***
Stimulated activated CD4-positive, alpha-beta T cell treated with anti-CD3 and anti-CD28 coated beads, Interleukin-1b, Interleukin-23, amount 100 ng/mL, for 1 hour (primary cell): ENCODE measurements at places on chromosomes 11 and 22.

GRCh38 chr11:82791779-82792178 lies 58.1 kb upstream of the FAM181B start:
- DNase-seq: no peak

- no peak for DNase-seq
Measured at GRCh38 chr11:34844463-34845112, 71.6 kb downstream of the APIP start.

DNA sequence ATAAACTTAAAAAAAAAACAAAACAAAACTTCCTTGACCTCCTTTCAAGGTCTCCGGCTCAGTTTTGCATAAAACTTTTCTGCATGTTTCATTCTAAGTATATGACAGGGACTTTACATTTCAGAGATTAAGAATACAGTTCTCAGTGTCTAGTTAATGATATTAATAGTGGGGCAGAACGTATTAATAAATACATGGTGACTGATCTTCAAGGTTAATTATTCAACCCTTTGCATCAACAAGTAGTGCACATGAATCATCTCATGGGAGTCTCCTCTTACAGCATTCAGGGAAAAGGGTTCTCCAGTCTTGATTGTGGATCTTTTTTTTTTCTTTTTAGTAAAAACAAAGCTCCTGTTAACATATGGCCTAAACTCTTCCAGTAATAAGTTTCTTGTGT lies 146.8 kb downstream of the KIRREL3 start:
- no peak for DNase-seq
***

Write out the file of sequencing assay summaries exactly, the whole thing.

Stimulated activated CD4-positive, alpha-beta T cell treated with anti-CD3 and anti-CD28 coated beads, Interleukin-1b, Interleukin-23, amount 100 ng/mL, for 1 hour (primary cell): ENCODE measurements at places on chromosomes 11 and 22.

GRCh38 chr11:82791779-82792178 lies 58.1 kb upstream of the FAM181B start:
- DNase-seq: no peak

- no peak for DNase-seq
Measured at GRCh38 chr11:34844463-34845112, 71.6 kb downstream of the APIP start.

DNA sequence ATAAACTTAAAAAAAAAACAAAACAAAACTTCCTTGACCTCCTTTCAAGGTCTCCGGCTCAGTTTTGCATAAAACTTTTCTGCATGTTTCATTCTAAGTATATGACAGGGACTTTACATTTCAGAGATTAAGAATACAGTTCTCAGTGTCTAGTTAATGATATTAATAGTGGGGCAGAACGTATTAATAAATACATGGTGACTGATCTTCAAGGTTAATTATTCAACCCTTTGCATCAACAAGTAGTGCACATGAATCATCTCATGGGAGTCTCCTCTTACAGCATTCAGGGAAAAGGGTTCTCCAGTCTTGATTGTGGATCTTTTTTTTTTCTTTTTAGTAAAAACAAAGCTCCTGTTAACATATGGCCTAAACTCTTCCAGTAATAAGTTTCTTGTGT lies 146.8 kb downstream of the KIRREL3 start:
- no peak for DNase-seq